Hi everyone! Today I'm over at Cassandra Jade in the Realm talking about writing. She asked aspiring and published writers to explain what writing is to them. I said, "Writing is ... doing horrible things to the people you love." See the rest of the post here. And let me know what you think!
Last night I saw The Road. I don't think I've ever seen a film that stayed more faithful to the book it is based on. There was just enough interpretation to take advantage of being a visual medium, such as epic, rusting panoramas and the colours and textures that a book can't offer. There's a beautiful scene when the man returns to his childhood home. It's mouldering and falling apart, but he turns over a couch cushion and finds it just as vivid and beautiful as it always was. And then he sits on the couch, with a look on his face like he's wondering if it was all a dream.
Viggo Mortensen was perfect. He was just the right combination of tenderness, desperation and paranoia. I pictured the boy to be a few years younger than the actor Kodi Smit-McPhee, but it would have been a tough part to play for a younger boy. I saw this film with a friend who hadn't read the book and there was eye-rolling at the scene with the can of coke. It came off as terrible product placement in the film, unfortunately. I explained that in the book, that can of coke tells the reader several things: that this boy was born post-apocalypse and how long approximately it has been since the world fell apart. Because you're told this explicitly by Mortensen's narration at the beginning of the film (I loathe narration in films, it's as subtle as a sledgehammer and corny as hell) the scene is redundant and unfortunately comes off looking like advertising.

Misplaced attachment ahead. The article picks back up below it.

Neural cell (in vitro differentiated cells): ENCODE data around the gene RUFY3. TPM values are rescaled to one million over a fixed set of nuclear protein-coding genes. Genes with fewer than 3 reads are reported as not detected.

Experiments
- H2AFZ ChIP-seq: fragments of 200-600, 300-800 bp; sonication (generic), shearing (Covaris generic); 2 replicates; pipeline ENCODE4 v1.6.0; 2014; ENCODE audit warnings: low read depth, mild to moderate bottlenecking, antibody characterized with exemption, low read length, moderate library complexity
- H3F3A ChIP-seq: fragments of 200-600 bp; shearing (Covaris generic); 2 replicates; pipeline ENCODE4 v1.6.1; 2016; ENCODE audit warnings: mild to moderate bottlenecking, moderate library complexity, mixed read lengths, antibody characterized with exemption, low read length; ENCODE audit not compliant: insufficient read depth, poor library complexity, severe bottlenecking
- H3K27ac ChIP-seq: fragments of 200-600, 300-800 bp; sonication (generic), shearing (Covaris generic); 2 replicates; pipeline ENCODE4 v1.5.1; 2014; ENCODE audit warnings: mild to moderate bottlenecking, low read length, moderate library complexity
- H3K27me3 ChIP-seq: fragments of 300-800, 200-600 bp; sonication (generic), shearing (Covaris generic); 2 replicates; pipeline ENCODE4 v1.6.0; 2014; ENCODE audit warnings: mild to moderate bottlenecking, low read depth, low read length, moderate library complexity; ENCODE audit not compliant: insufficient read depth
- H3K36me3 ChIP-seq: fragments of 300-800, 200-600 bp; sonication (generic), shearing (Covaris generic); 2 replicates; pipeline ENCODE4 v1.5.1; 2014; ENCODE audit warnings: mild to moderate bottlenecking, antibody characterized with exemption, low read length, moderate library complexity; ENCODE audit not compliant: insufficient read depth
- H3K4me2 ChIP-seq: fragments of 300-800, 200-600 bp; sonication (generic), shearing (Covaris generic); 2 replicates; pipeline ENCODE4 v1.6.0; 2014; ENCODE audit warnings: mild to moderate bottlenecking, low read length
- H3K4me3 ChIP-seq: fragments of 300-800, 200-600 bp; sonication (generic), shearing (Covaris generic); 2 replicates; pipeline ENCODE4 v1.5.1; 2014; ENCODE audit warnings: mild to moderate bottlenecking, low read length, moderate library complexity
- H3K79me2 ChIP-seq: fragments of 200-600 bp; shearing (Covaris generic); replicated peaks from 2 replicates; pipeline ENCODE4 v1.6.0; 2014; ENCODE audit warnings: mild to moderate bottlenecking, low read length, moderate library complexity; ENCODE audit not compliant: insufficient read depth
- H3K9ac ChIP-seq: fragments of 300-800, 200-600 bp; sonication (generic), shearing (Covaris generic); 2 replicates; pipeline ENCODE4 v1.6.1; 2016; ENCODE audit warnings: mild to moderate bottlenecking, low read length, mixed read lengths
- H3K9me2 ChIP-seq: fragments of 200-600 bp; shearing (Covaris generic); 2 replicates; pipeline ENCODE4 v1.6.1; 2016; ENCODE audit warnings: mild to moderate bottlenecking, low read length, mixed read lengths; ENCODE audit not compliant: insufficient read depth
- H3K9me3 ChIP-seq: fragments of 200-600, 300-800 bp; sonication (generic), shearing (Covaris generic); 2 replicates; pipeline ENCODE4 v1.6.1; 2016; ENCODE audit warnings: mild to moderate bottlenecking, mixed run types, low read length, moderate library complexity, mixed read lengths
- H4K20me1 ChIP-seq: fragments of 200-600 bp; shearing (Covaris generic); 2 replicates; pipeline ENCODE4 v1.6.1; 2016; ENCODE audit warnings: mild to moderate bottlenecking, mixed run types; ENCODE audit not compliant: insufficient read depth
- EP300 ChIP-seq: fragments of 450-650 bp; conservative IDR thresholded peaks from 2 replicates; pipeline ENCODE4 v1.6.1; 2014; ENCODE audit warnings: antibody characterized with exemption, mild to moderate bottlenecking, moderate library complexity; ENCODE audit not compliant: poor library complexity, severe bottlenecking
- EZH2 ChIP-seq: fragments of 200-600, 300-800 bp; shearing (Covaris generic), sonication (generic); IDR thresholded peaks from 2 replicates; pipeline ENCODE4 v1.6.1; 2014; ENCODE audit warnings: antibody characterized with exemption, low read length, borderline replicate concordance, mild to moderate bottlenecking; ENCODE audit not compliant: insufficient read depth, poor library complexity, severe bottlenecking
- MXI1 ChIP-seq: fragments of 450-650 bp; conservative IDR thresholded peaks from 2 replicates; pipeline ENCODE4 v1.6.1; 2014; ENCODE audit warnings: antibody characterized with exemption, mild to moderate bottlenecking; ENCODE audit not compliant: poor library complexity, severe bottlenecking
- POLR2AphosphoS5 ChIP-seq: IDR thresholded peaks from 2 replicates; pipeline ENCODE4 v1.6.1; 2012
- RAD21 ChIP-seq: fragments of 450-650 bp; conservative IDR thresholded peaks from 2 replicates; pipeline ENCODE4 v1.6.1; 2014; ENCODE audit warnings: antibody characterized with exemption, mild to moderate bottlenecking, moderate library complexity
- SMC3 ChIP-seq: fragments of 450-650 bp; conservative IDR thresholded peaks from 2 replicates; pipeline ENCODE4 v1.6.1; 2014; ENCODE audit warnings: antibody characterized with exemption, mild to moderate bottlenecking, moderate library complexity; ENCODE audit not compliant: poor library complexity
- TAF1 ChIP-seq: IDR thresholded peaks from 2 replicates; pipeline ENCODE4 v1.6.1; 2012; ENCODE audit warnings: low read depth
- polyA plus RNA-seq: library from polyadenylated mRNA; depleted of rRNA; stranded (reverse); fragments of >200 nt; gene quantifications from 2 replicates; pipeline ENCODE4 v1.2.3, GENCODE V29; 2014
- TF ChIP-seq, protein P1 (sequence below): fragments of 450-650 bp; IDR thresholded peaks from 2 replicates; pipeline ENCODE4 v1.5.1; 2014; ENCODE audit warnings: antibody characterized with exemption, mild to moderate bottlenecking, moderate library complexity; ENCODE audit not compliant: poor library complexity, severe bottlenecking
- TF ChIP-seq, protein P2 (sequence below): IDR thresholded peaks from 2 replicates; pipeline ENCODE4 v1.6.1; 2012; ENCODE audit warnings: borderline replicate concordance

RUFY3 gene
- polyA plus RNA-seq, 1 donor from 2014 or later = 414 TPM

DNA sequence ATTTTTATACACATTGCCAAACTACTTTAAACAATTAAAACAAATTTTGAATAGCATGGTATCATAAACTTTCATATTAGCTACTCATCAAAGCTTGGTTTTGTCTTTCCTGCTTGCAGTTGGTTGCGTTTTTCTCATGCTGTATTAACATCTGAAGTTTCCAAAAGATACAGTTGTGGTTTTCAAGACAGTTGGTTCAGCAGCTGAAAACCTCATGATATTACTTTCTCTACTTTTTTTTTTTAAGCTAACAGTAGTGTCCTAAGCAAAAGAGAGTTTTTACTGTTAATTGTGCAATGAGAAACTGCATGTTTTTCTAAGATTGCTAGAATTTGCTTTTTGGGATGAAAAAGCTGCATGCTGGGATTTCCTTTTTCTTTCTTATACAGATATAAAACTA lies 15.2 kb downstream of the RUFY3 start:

The director John Hillcoat and Nick Cave have worked together on previous films, none of which I have seen. I love Nick Cave's haunting and beautiful music, so who better to write the score for this film? ("Into My Arms" will reduce you to tears, and "Loverman" is one of the most disturbingly sexy songs around.) Unfortunately, the score was shocking. Corny, intrusive and infantile, the music blundered over scenes that would have been better off silent. The piano became a symbol of the man's dead wife and these stickily sentimental compositions popped up every other scene. There was one playing as the credits rolled and I turned to my friend and said, "OMG, we have to get out of here!" It was really that bad. Nick Cave, what the hell??
Music aside, this was an amazing film. The Road is a difficult book both in its language and bleakness, but Hillcoat has made it palatable for a mass audience without compromising Cormac McCarthy's vision.
A longer review for this film comparing it to the book will shortly be up on X&Y Magazine.